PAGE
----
Purpose: This paper aims to clarify the term “tacit knowledge” and suggests the “onion model” as a way to explore conceptually linked layers of tacit knowledge. The model allows the application of different methodologies to elicit tacit knowledge in each layer, the ability to infer tacit knowledge in other layers from tacit knowledge gained in another layer and the exploration of the dynamics of tacit knowledge among the various layers presented in the model. Conceptual and practical advantages compared to prior works on tacit knowledge are discussed. Design/methodology/approach: The main theoretical and methodological dilemmas discussed in the literature regarding tacit knowledge are reviewed. The “onion model” presented in this paper suggests an approach and methodologies that address the issues raised in the literature. The different layers of the model are demonstrated by prior research studies. Findings: The “onion model” discussed in this study points to various layers of tacit knowledge and the links among them, allowing a research-based approach, as well as various practices. Research limitations/implications: This paper discusses different layers of tacit knowledge relying on previous works that have dealt with these layers independently. The model as a whole and the dynamics among the layers are yet to be empirically investigated. Practical implications: The “onion model” provides a conceptual framework that can be used for research and diagnosis aimed at exploring tacit knowledge that can serve individual and organizational development. Originality/value: The approach discussed in this paper addresses some major problems discussed in the literature on tacit knowledge.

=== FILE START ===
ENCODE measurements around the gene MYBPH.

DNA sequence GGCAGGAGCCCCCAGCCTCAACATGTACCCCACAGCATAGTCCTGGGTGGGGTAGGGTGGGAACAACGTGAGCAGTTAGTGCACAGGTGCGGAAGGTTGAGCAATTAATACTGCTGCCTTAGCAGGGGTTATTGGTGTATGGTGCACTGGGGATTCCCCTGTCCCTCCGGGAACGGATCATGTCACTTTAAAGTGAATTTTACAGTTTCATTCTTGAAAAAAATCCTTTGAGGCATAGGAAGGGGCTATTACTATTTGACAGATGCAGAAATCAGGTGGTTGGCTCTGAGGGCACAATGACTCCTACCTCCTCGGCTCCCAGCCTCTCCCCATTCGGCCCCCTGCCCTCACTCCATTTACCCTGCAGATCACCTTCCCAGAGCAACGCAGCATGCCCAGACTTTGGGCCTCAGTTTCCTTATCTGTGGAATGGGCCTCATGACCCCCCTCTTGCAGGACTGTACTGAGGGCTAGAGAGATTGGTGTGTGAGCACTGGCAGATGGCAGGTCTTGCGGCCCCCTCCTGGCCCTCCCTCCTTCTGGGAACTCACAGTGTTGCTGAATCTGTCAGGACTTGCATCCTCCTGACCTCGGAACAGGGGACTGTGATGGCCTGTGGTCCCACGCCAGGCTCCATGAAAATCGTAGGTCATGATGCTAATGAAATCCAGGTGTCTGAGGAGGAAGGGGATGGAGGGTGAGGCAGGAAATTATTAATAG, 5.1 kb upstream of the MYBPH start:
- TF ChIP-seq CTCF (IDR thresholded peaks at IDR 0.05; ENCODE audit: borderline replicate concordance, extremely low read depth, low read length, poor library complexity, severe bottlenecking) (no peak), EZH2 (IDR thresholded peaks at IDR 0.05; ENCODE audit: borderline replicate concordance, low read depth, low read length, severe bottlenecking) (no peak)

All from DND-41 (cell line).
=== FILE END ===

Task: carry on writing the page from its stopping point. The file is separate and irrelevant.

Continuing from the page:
Bibliographical notePublisher Copyright:
© 2019, Emerald Publishing Limited.
- Knowledge management
- Knowledge organizations
- Knowledge processes
- Organizational learning
- Organizational performance
- Tacit knowledge
ASJC Scopus subject areas
- Organizational Behavior and Human Resource Management